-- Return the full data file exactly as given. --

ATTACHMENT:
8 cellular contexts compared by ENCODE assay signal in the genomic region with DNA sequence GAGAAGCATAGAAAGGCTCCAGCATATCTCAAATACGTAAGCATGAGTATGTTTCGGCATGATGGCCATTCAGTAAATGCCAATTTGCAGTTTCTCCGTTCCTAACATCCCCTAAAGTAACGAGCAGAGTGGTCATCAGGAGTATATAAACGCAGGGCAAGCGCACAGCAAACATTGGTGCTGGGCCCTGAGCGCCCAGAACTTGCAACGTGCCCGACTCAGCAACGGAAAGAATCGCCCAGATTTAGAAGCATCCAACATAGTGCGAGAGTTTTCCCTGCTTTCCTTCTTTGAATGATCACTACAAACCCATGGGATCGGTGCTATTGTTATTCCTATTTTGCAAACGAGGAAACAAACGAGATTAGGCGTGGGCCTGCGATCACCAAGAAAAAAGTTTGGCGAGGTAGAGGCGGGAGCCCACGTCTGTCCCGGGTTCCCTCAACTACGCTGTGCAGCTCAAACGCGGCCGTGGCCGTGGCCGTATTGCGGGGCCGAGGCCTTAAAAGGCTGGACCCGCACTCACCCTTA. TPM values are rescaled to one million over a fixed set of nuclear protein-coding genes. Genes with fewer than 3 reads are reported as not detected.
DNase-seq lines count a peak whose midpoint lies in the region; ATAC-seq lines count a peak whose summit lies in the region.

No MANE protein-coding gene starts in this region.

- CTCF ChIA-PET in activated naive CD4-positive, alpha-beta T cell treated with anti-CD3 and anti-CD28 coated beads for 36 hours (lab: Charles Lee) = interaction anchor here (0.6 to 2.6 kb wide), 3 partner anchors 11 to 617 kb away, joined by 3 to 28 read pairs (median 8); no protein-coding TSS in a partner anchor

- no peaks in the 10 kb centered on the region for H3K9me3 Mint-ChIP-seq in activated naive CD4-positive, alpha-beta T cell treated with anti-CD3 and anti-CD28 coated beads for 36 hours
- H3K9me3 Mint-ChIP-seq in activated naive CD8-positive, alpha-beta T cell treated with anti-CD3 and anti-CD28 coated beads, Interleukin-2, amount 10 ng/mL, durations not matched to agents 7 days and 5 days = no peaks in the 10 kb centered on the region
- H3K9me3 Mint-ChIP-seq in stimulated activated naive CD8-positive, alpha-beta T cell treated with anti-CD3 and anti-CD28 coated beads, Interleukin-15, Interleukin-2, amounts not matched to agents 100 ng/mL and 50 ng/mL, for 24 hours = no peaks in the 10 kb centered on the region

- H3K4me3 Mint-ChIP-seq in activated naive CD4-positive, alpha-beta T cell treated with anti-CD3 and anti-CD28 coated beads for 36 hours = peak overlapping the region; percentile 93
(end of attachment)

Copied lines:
8 cellular contexts compared by ENCODE assay signal in the genomic region with DNA sequence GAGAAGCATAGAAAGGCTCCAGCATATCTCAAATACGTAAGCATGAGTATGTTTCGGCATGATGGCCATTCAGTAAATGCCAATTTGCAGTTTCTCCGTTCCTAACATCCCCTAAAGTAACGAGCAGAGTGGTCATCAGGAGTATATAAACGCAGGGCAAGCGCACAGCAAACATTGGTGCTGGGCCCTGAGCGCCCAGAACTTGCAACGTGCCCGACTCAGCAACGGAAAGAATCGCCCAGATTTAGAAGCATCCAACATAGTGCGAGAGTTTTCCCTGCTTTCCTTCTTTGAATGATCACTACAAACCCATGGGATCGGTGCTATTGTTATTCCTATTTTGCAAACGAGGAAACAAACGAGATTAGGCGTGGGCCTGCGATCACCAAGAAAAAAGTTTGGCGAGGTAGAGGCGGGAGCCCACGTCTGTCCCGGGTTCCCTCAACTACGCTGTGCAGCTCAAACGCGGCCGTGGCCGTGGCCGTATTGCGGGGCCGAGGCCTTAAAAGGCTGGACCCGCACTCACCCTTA. TPM values are rescaled to one million over a fixed set of nuclear protein-coding genes. Genes with fewer than 3 reads are reported as not detected.
DNase-seq lines count a peak whose midpoint lies in the region; ATAC-seq lines count a peak whose summit lies in the region.

No MANE protein-coding gene starts in this region.

- CTCF ChIA-PET in activated naive CD4-positive, alpha-beta T cell treated with anti-CD3 and anti-CD28 coated beads for 36 hours (lab: Charles Lee) = interaction anchor here (0.6 to 2.6 kb wide), 3 partner anchors 11 to 617 kb away, joined by 3 to 28 read pairs (median 8); no protein-coding TSS in a partner anchor

- no peaks in the 10 kb centered on the region for H3K9me3 Mint-ChIP-seq in activated naive CD4-positive, alpha-beta T cell treated with anti-CD3 and anti-CD28 coated beads for 36 hours
- H3K9me3 Mint-ChIP-seq in activated naive CD8-positive, alpha-beta T cell treated with anti-CD3 and anti-CD28 coated beads, Interleukin-2, amount 10 ng/mL, durations not matched to agents 7 days and 5 days = no peaks in the 10 kb centered on the region
- H3K9me3 Mint-ChIP-seq in stimulated activated naive CD8-positive, alpha-beta T cell treated with anti-CD3 and anti-CD28 coated beads, Interleukin-15, Interleukin-2, amounts not matched to agents 100 ng/mL and 50 ng/mL, for 24 hours = no peaks in the 10 kb centered on the region

- H3K4me3 Mint-ChIP-seq in activated naive CD4-positive, alpha-beta T cell treated with anti-CD3 and anti-CD28 coated beads for 36 hours = peak overlapping the region; percentile 93